Phoned up and cancelled Sky TV at the weekend and if you ‘re also thinking of doing this to save a few pennies, then read this first and save yourself some pain.
Firstly, I didn’t have a very good experience with their Customer services rep. Who I found to be rather rude and conducted the call in a completely unnecessary passive/aggressive – hard sell manner.
I was surprised by this as I have spoken to their cancellations dept before, when I was fishing for some money off my Sky TV package and they were much nicer then.
This time though, they sensed I wasn’t in the mood to reconsider and a verbal battle ensued.
Infact, I was so annoyed about this treatment, I wrote a complaint email to them about it. I then came across the following Youtube video whilst looking up some forum stuff on bad Sky customer service :
Its quite long at 14 minutes, and despite being quite funny – especially the frustration Alan shows at not being respected or listened to, this vid actually masks a series point.
The treatment Alan receives in this video is an almost carbon copy of mine. That is, despite being told on more than a number of occasions that Alan just wants to ‘…cancel Sky, get rid, end of!’, the Operator seems to be stalling for time by trying to draw him into a conversation about something unrelated to the cancellation process.
In this case, its Alan’s Freeview replacement box which he told the Operator he had bought, to replace his soon to be cancelled Sky box, they hone in on.
Does it record? She keeps asking him. What type is it?
In my case, when I told the Operator I wanted to cancel, due to loosing the Boxsets from On Demand service, (see my recent EE+ post/rant) – it was, can you name all of the Boxsets you watch? WTF ! Really??
It seems to be a classic attempt to disrupt the customers flow and confuse them, especially as it usually follows stalemate or one of your many belated attempts to just say ‘I want to quit’.
So Sky seem to have a definite script or policy to follow when it comes to dealing with a customer intent on quitting. I wouldn’t be surprised if others have had to deal with this trickyness aswell. I’d like to know so leave some feedback.
So, if you are intent on quitting Sky and saving a bob or two, you might benefit from these handy steps :
● Tell them you want to quit and explain your reasons to them clearly once. Think carefully about this and if its duento cost – just say ‘its due to cost’ and leave it there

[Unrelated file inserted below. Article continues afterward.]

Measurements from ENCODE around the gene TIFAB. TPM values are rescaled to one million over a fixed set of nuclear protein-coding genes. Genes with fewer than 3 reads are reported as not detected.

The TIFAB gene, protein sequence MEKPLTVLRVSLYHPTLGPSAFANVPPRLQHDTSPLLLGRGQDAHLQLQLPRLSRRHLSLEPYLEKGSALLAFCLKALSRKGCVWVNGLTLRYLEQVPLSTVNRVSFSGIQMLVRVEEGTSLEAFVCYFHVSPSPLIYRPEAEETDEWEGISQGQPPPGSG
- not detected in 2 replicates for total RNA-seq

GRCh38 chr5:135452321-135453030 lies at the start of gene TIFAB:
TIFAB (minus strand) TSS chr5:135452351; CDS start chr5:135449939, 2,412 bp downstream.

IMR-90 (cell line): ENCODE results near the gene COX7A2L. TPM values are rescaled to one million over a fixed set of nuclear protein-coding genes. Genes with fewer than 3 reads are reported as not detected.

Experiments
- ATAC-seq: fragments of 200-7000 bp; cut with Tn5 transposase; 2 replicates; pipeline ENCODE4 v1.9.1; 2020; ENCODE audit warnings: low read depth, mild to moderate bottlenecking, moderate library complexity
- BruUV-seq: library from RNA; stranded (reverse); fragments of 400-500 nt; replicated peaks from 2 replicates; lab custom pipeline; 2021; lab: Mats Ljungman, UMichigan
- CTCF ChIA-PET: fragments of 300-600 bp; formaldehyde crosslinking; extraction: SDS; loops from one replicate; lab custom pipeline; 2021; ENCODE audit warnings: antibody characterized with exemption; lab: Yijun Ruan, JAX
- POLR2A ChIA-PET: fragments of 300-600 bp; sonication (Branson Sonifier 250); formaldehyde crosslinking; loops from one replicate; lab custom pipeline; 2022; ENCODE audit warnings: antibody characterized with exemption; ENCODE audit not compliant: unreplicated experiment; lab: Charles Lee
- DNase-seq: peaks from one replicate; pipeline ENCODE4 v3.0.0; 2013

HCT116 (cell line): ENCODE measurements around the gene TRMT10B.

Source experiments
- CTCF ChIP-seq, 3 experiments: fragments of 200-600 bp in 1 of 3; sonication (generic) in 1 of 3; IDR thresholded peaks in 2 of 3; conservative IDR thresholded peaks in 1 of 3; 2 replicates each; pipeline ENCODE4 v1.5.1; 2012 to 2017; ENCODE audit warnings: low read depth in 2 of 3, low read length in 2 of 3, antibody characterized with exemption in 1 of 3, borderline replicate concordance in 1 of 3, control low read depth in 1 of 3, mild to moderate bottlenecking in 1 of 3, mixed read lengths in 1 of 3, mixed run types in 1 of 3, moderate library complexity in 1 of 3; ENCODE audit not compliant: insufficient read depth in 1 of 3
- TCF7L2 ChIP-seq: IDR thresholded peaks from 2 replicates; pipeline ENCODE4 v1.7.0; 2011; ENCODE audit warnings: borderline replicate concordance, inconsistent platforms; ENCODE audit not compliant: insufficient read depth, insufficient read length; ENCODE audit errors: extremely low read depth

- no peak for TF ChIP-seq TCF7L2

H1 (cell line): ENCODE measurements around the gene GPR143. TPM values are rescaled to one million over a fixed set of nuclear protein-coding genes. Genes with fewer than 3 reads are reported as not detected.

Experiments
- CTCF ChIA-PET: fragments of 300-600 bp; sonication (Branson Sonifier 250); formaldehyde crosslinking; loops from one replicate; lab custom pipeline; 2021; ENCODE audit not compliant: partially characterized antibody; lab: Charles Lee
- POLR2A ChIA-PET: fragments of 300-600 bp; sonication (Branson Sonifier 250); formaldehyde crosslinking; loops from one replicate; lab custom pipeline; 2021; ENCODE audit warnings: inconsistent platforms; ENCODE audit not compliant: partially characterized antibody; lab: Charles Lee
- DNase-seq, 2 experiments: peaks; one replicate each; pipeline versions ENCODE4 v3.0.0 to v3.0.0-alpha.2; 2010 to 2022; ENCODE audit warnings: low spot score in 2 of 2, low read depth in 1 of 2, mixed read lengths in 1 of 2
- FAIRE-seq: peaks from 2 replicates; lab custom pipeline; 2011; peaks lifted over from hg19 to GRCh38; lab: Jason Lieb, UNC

● Once they start with the mind fuck, stay calm and don’t be drawn into a debate about anything. Just repeat that you’d just like to quit.
● When they state they don’t understand your reasons for leaving – or you haven’t explained them well enough. Re-iterate that you told them at the beginning, your reasons and you won’t be repeating yourself, you just want to quit.
● When they state they will have a look at some deals for you, tell them you don’t have time to listen and make something up like ‘you are phoning from work, or a pan is boiling over or – you need a shit desperately!’.
If you follow these simple steps you can make leaving Sky a really painless experience. Or you can do what I did and get drawn into a 25 minute high rate premium / high blood pressure argument, which left me in a bad mood all weekend.
Again I would stress, if your just fishing for a deal its unlikely the walls will come up against you. It only seems to happen when they sense they have lost you.
Of course, its completely un-necessary to put your cancelling customers through the wars like this and Sky are by no means the only guilty one for this; (B.T. , British Gas and Smallworld Media are all guilty as charged) – but Sky are guilty, nonetheless.
And for me, it has backfired on them as I am also cancelling my other services (broadband and phone) – once my contract is up, unfortunately – due to being so hacked off at their treatment of me.
Tomorrow, I will look at what happens to the Sky box come switch off day, in a months time.
Update – June 2013 – Received a ‘rate your service’ email from SKY for Richard. Tee hee! Shame you can’t mark lower than ‘low’. Oh well! ‘Low’ it is.